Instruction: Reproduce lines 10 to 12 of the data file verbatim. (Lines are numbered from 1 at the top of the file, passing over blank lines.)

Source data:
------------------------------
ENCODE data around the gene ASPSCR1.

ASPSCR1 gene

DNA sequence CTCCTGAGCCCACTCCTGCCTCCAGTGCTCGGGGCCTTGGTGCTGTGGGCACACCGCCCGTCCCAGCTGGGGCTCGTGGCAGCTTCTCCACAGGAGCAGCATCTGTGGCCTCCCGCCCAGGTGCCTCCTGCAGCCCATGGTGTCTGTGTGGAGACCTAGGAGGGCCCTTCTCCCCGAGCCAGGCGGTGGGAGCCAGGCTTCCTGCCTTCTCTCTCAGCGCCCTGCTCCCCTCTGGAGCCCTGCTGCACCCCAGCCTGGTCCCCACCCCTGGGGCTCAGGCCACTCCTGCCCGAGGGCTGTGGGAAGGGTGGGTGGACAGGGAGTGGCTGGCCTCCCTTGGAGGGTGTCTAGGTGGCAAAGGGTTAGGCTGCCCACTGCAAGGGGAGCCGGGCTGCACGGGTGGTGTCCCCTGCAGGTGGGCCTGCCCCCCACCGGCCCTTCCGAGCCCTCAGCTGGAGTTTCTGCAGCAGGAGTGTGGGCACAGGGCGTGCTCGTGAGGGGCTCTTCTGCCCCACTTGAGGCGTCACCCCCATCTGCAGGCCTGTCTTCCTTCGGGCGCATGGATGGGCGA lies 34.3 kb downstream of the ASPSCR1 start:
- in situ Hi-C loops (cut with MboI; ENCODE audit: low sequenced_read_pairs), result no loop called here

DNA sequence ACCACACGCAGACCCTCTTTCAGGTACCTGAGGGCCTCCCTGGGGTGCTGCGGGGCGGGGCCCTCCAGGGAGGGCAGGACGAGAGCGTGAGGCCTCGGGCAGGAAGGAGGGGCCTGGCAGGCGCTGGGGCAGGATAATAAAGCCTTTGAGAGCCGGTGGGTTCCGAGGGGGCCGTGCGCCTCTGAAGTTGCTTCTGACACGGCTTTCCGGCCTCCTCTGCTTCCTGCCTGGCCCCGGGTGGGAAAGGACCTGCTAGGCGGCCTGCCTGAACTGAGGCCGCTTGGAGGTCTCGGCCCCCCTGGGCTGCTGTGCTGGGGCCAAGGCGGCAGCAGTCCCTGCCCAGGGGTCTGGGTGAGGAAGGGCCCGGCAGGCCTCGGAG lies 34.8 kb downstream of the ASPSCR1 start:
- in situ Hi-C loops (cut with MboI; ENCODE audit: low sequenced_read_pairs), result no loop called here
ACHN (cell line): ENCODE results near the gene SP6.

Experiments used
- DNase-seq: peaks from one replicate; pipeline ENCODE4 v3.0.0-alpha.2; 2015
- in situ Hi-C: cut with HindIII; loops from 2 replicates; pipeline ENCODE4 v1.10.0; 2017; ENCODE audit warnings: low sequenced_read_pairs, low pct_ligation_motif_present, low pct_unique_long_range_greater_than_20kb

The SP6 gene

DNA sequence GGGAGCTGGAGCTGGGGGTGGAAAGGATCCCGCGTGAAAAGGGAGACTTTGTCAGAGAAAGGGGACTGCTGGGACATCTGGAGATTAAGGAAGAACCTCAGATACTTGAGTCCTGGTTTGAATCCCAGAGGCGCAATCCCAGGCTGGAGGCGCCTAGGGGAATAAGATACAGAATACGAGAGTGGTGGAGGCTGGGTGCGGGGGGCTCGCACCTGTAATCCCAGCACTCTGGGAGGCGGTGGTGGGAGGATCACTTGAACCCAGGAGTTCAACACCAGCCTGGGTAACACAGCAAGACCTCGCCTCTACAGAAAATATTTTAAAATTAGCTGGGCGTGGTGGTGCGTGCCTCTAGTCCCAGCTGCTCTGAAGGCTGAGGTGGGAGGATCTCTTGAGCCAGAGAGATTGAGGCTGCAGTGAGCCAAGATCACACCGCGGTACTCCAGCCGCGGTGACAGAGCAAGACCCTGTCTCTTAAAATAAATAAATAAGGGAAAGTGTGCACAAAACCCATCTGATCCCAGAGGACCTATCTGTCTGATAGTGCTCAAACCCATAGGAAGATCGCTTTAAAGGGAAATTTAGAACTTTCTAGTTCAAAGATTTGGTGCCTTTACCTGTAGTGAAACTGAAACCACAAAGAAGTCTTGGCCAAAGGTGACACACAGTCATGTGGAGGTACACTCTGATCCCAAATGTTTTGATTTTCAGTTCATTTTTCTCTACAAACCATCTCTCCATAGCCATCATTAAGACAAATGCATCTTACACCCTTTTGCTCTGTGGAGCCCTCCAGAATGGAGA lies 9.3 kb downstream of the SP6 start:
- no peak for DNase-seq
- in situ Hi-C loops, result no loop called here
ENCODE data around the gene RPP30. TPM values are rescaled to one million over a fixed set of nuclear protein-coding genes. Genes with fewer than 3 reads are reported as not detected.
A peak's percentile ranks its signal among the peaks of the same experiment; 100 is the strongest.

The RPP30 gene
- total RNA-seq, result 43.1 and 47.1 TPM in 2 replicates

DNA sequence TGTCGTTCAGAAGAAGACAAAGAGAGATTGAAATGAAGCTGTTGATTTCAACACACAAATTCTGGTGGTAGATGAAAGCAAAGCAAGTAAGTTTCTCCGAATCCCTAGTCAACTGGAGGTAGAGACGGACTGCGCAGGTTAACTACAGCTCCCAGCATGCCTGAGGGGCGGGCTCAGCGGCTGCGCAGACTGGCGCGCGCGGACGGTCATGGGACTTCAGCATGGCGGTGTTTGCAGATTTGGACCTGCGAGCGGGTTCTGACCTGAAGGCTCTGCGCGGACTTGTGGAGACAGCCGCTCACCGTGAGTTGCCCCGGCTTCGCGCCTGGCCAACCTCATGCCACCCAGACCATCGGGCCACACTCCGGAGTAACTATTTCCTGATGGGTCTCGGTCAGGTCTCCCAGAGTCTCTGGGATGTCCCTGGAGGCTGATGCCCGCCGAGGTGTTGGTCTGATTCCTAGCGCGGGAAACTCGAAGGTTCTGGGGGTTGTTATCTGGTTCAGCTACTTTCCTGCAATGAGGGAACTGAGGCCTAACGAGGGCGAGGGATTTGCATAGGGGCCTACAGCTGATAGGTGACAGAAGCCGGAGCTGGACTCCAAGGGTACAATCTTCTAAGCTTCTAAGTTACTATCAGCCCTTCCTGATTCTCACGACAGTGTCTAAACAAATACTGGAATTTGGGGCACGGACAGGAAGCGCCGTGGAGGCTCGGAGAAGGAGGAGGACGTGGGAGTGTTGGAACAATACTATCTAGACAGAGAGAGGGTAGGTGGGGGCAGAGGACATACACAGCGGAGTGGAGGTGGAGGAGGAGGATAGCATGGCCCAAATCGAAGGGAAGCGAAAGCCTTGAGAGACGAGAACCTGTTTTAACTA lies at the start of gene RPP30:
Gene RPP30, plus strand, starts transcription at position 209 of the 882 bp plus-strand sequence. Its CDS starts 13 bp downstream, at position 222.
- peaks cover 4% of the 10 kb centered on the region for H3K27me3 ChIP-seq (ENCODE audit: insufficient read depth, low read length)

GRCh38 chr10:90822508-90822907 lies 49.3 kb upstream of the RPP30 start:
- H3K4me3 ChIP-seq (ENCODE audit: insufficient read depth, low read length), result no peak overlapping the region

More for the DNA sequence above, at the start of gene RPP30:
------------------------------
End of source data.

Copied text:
- in situ Hi-C: cut with HindIII; loops from 2 replicates; pipeline ENCODE4 v1.10.0; 2017; ENCODE audit warnings: low sequenced_read_pairs, low pct_ligation_motif_present, low pct_unique_long_range_greater_than_20kb

The SP6 gene

DNA sequence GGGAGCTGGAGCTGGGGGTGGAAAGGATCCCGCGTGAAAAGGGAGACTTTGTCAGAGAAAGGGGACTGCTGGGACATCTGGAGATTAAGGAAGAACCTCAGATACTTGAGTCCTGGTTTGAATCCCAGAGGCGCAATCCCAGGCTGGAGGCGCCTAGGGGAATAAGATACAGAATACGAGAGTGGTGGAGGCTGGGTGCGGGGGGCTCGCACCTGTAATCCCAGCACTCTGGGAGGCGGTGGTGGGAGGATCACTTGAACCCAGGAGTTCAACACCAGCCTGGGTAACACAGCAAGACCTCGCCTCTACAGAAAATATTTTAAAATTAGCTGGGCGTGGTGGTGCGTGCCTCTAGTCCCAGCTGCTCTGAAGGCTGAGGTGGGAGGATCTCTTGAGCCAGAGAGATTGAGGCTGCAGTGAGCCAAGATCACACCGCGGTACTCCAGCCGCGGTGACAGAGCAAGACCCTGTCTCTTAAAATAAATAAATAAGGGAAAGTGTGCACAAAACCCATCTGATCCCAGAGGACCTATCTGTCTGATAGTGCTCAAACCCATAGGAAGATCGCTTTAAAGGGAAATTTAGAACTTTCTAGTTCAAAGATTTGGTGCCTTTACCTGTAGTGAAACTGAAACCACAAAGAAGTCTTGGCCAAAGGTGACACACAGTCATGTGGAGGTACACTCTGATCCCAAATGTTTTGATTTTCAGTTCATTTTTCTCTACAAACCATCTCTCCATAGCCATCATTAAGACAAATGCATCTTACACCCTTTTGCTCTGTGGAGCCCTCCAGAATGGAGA lies 9.3 kb downstream of the SP6 start: